God might use a parrot or a turtle or a horse. He will use whatever is around us to speak to our hearts and reveal His truths…but we must be alert to Him and what He is saying.
What do you hope readers take away from the books?
I believe God puts illustrations all around us to show us His love and reveal more about Himself. My prayer is that readers will start looking for the parables God puts in their own lives. It might not come through a dog or cat. God might use a parrot or a turtle or a horse. He will use whatever is around us to speak to our hearts and reveal His truths…but we must be alert to Him and what He is saying.
I also hope that the “slice of life” parables in our own stories and their spiritual applications will minister to the hearts of our readers. With three co-authors for each book and material gathered from many more dog and cat lovers, we cover a lot of life situations. Our prayer is that God will use our books to speak to our readers’ hearts in ways unique to each of them, and that they will find comfort and hope and healing and grow closer to the Lord as well.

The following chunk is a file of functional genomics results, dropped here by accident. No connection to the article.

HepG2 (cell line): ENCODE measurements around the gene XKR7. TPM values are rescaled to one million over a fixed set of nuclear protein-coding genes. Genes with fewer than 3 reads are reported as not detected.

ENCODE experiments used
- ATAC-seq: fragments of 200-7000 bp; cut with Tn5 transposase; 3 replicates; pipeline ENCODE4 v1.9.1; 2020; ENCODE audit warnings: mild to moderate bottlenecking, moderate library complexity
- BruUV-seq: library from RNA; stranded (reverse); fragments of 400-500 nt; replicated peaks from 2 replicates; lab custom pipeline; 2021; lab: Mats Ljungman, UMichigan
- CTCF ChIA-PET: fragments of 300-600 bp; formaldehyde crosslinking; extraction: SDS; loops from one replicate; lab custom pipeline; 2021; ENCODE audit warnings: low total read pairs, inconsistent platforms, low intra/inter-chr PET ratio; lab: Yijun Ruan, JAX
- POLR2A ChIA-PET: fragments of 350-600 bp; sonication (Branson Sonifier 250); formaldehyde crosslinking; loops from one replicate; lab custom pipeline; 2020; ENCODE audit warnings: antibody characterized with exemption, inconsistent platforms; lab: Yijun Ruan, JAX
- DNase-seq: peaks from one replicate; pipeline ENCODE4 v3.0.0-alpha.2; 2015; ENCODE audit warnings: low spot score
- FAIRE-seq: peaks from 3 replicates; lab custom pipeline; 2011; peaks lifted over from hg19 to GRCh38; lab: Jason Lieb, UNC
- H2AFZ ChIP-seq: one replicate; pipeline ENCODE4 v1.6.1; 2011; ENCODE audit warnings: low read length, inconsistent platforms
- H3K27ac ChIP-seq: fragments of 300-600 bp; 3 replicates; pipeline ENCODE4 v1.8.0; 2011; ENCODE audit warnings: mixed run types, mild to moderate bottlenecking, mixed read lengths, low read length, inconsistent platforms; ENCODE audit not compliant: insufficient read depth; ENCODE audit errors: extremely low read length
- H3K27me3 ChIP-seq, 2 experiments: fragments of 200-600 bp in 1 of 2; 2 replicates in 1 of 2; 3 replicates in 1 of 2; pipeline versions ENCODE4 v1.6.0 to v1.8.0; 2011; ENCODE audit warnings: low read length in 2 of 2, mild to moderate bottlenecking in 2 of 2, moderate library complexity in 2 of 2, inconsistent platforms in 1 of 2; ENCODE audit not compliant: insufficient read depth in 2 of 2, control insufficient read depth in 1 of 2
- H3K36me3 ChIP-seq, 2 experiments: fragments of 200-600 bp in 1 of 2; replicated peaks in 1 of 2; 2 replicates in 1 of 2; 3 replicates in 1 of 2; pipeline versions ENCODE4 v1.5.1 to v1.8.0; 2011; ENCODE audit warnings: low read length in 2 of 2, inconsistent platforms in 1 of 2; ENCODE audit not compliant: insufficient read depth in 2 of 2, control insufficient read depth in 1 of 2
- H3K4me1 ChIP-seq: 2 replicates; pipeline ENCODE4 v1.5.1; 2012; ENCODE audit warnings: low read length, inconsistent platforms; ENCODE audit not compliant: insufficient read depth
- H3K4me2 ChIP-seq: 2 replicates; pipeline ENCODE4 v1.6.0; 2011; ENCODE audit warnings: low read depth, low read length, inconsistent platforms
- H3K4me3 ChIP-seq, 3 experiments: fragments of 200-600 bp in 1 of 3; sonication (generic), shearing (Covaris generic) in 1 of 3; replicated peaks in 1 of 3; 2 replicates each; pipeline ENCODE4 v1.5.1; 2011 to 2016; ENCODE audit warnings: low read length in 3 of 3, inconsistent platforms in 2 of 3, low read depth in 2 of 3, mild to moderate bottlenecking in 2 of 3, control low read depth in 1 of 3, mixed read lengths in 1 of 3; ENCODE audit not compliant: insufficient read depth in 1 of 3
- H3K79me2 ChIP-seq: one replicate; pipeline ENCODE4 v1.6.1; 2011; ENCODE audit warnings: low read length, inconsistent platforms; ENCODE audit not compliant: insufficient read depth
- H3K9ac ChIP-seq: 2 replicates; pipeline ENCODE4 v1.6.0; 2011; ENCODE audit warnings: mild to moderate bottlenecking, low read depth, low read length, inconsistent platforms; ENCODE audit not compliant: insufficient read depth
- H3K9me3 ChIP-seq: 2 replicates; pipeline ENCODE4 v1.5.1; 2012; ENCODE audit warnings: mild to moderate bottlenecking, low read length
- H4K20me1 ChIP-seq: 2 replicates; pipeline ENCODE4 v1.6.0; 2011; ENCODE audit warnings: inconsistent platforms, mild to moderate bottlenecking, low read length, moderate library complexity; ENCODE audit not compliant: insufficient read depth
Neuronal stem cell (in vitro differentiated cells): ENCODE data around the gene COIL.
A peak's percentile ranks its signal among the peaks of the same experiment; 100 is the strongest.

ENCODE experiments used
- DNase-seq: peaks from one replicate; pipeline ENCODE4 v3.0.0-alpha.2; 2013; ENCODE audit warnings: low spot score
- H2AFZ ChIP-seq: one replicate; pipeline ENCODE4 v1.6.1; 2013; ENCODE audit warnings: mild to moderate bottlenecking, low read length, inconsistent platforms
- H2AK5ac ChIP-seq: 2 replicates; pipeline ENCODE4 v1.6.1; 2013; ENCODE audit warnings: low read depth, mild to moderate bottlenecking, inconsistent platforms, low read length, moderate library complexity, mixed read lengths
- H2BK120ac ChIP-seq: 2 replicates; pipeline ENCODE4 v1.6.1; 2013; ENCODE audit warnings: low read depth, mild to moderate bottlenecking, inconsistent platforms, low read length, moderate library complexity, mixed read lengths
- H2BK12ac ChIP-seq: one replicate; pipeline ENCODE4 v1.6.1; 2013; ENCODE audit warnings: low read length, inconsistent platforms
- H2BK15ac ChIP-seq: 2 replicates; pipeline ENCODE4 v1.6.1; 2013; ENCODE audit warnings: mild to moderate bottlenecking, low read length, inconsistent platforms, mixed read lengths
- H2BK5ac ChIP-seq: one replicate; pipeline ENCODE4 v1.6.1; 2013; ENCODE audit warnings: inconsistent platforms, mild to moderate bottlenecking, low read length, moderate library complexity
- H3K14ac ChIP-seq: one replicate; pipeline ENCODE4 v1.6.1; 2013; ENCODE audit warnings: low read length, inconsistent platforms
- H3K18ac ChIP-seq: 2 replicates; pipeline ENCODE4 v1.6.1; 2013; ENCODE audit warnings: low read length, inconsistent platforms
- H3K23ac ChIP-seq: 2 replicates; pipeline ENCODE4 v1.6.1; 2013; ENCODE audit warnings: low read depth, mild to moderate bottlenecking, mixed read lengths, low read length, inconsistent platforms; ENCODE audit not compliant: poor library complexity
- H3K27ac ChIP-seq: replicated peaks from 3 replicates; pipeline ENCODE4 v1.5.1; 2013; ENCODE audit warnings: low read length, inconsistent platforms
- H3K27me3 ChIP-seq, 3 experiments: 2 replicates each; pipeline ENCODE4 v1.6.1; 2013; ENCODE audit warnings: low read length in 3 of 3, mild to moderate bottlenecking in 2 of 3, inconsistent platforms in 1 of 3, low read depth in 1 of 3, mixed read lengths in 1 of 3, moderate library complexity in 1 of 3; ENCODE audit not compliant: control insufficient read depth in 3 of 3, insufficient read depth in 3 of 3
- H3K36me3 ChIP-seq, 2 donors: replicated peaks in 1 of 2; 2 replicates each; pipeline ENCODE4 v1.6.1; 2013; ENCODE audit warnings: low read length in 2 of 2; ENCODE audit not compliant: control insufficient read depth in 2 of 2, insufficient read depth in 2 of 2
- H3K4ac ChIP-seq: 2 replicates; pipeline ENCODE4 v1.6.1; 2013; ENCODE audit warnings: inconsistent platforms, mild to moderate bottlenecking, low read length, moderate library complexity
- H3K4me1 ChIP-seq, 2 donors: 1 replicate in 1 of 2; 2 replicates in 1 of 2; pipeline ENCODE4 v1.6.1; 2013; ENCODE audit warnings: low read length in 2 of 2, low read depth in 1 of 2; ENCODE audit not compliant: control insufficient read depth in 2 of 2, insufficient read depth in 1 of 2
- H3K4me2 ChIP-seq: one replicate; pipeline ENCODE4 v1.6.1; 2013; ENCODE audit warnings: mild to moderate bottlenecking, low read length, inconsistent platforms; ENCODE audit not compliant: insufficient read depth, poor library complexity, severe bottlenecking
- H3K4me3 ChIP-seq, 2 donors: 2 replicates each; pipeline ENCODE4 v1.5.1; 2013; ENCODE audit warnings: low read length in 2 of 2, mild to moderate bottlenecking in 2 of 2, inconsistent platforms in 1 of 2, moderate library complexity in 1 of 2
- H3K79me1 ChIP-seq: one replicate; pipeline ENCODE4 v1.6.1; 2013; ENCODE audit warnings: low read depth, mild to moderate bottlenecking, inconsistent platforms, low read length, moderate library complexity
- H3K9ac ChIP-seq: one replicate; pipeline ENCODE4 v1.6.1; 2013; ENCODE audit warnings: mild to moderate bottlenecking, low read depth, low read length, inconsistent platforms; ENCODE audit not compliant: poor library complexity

What is next for you?
I am working on a new book, and this time I am writing it alone. It’s about how dogs have rescued their humans—and also other animals. This is actually a metaphor for how God rescues us. I am exploring various aspects of rescue—some of them a bit unexpected. I am looking at emotional as well as physical rescue.
I am looking at situations that might be “rescue” in a sense we don’t always think of as rescue. I’ve got some great stories—but I am looking for more. So if any of you reading this have a wonderful “dog to the rescue” story, I’d love to hear from you. You can email me through our books’ website, where you can also see a full selection of our titles and peek inside each book to sample a story.